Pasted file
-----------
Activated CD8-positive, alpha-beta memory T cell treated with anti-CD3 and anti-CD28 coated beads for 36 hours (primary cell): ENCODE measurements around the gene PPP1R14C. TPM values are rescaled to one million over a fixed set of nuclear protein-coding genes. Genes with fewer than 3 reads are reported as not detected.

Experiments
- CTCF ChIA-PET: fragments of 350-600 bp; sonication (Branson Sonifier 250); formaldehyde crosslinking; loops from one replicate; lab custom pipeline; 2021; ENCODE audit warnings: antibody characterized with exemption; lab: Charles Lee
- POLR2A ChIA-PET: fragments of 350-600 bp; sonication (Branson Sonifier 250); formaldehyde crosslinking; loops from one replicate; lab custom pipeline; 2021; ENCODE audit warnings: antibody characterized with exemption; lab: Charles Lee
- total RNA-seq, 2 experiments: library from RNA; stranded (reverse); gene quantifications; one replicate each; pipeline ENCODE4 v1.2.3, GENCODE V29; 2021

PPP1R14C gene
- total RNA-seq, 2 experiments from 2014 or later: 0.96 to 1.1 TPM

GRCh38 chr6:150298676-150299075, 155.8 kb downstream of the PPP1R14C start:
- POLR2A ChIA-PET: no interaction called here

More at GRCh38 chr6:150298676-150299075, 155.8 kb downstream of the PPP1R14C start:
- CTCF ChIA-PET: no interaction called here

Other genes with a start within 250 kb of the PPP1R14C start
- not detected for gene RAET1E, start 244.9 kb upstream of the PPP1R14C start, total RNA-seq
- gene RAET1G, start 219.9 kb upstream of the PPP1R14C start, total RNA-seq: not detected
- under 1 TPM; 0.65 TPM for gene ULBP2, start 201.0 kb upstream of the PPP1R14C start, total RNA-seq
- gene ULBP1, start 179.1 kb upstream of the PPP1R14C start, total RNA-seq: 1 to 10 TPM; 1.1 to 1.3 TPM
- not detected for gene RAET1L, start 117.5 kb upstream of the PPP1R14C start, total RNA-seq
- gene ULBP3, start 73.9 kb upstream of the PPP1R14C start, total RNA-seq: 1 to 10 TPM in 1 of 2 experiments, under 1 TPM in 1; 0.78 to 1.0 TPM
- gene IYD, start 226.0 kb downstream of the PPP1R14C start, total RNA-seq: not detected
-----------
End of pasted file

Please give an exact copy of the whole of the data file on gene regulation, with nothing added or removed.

Activated CD8-positive, alpha-beta memory T cell treated with anti-CD3 and anti-CD28 coated beads for 36 hours (primary cell): ENCODE measurements around the gene PPP1R14C. TPM values are rescaled to one million over a fixed set of nuclear protein-coding genes. Genes with fewer than 3 reads are reported as not detected.

Experiments
- CTCF ChIA-PET: fragments of 350-600 bp; sonication (Branson Sonifier 250); formaldehyde crosslinking; loops from one replicate; lab custom pipeline; 2021; ENCODE audit warnings: antibody characterized with exemption; lab: Charles Lee
- POLR2A ChIA-PET: fragments of 350-600 bp; sonication (Branson Sonifier 250); formaldehyde crosslinking; loops from one replicate; lab custom pipeline; 2021; ENCODE audit warnings: antibody characterized with exemption; lab: Charles Lee
- total RNA-seq, 2 experiments: library from RNA; stranded (reverse); gene quantifications; one replicate each; pipeline ENCODE4 v1.2.3, GENCODE V29; 2021

PPP1R14C gene
- total RNA-seq, 2 experiments from 2014 or later: 0.96 to 1.1 TPM

GRCh38 chr6:150298676-150299075, 155.8 kb downstream of the PPP1R14C start:
- POLR2A ChIA-PET: no interaction called here

More at GRCh38 chr6:150298676-150299075, 155.8 kb downstream of the PPP1R14C start:
- CTCF ChIA-PET: no interaction called here

Other genes with a start within 250 kb of the PPP1R14C start
- not detected for gene RAET1E, start 244.9 kb upstream of the PPP1R14C start, total RNA-seq
- gene RAET1G, start 219.9 kb upstream of the PPP1R14C start, total RNA-seq: not detected
- under 1 TPM; 0.65 TPM for gene ULBP2, start 201.0 kb upstream of the PPP1R14C start, total RNA-seq
- gene ULBP1, start 179.1 kb upstream of the PPP1R14C start, total RNA-seq: 1 to 10 TPM; 1.1 to 1.3 TPM
- not detected for gene RAET1L, start 117.5 kb upstream of the PPP1R14C start, total RNA-seq
- gene ULBP3, start 73.9 kb upstream of the PPP1R14C start, total RNA-seq: 1 to 10 TPM in 1 of 2 experiments, under 1 TPM in 1; 0.78 to 1.0 TPM
- gene IYD, start 226.0 kb downstream of the PPP1R14C start, total RNA-seq: not detected